Lucas Chung

Shush? is an installation that reacts to the noise levels of a space. Comprising a series of sensor nodes that are outfitted with kinetic “bloom” structures, Shush? provides a visual representation of activity within an area.


What happens when our surroundings are given the capacities once limited to our phones and computers? Will they then also strive to capture our attention for their own ends? Shush? is an installation that I hope will offer an alternative approach.

Shush?’s own objectives are agnostic. It instead will exist just beyond the foreground of a person’s attention. It lives above the user and reacts only to sound. When noise levels are elevated, the nearest bloom structures will close, and when it is quiet again, the bloom structures will open again.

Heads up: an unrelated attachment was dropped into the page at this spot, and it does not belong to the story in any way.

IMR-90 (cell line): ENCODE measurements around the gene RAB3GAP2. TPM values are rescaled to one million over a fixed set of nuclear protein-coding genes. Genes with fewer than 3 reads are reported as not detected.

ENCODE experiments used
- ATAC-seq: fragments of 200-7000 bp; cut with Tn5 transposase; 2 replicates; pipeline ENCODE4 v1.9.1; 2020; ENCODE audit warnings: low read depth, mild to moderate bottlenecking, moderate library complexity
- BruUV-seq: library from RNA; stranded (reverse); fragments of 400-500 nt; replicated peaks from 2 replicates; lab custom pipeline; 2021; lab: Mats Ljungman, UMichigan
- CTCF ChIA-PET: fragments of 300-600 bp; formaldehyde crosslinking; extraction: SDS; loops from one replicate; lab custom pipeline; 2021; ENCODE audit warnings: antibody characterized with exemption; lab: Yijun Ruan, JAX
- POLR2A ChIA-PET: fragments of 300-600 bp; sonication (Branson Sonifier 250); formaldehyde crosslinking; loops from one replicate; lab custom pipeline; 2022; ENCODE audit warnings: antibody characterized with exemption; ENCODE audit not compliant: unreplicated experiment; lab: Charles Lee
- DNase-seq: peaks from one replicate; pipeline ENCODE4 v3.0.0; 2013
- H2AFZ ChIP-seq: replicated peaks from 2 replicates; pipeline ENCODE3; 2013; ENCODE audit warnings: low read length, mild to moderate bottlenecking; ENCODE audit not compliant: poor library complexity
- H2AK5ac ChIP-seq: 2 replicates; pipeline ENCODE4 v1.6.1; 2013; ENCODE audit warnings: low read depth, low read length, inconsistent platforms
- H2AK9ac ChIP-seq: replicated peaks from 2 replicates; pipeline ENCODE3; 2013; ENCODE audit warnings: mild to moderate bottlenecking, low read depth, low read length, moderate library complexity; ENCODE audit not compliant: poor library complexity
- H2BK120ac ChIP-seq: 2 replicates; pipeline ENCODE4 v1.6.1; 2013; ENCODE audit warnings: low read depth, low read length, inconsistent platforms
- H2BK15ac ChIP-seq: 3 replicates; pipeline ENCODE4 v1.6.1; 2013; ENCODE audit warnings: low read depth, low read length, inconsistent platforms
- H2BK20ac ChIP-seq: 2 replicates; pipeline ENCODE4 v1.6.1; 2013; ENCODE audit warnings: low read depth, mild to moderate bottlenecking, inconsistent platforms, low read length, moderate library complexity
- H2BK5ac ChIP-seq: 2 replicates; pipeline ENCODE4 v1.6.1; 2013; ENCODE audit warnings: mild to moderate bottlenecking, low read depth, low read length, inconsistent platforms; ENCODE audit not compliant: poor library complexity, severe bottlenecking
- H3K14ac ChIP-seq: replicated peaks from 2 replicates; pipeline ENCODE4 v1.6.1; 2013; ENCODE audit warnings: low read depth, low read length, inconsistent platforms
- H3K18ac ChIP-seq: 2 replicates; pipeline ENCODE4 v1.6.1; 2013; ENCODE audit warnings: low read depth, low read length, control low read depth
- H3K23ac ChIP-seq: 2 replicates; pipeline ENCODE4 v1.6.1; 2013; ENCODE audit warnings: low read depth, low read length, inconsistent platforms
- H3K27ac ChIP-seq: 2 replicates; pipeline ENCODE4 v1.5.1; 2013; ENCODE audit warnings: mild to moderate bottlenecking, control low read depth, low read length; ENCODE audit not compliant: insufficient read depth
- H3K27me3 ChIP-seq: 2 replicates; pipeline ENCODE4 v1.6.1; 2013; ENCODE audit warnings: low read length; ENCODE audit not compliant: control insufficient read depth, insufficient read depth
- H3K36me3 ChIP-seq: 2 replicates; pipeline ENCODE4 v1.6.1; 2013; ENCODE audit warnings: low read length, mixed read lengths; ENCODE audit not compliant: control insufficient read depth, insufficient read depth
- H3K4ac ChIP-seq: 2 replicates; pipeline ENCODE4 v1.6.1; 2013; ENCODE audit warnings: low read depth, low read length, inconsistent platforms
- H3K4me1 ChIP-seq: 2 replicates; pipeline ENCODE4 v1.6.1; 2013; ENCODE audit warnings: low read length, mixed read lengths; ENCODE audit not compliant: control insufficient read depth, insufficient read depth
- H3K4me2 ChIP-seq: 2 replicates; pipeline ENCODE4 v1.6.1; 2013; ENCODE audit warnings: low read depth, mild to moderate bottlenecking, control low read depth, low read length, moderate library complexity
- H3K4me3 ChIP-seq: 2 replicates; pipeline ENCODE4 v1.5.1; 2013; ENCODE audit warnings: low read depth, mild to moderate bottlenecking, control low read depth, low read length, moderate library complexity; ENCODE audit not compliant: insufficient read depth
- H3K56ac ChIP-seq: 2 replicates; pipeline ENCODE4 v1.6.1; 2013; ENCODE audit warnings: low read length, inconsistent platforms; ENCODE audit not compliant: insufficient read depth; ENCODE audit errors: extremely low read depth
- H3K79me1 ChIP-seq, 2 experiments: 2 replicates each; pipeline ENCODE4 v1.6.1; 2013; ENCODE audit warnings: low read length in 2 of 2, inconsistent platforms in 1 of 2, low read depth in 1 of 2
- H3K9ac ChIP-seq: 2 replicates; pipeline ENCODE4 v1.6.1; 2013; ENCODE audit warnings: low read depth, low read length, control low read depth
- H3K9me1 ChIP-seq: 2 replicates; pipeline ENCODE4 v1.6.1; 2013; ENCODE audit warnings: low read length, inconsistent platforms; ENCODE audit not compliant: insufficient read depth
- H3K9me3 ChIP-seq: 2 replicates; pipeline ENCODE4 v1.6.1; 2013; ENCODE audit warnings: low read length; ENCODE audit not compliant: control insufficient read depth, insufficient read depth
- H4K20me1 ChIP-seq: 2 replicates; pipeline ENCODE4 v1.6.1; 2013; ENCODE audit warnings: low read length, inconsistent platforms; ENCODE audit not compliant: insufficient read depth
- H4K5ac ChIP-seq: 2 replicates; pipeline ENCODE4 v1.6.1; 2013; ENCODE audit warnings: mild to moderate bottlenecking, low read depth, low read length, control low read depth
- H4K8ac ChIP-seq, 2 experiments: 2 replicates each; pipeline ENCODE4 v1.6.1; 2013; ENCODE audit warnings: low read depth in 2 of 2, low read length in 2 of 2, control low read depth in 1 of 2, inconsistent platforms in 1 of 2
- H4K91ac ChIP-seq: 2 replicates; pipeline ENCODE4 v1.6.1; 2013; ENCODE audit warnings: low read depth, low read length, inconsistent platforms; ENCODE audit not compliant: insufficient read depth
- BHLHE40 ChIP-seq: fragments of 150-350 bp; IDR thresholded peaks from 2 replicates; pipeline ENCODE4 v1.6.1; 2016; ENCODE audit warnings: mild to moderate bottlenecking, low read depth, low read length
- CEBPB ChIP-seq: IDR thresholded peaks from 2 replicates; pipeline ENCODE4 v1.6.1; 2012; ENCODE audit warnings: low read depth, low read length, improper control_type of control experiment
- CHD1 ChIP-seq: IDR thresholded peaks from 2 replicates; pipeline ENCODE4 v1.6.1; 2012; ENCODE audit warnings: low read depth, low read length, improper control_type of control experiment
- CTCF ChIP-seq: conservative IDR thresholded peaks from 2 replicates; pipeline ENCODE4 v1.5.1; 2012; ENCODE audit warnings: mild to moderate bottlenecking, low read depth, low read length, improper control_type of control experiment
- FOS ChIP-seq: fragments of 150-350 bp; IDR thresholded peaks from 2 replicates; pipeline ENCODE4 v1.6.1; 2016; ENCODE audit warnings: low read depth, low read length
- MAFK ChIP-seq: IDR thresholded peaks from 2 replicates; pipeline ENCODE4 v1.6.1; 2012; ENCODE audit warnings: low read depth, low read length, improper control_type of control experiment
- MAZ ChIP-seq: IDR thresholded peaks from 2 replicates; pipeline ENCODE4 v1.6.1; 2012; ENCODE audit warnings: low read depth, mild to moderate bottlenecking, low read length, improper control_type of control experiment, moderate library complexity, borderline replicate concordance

Each bloom/sensor node is supported by a wifi enabled microcontroller that will send information to a remote server. Each node also will await instructions on whether it will open or close. This allows easy calibration and recalibration in order to observe user behaviors, eccentric spatial conditions, and other unknown factors that need to be accommodated.

Ultimately I hope to create an experience that shows that simple gestures can have a profound impact on our built environment while utilizing technologies that allow these interventions to be scalable, adaptable, and decentralized.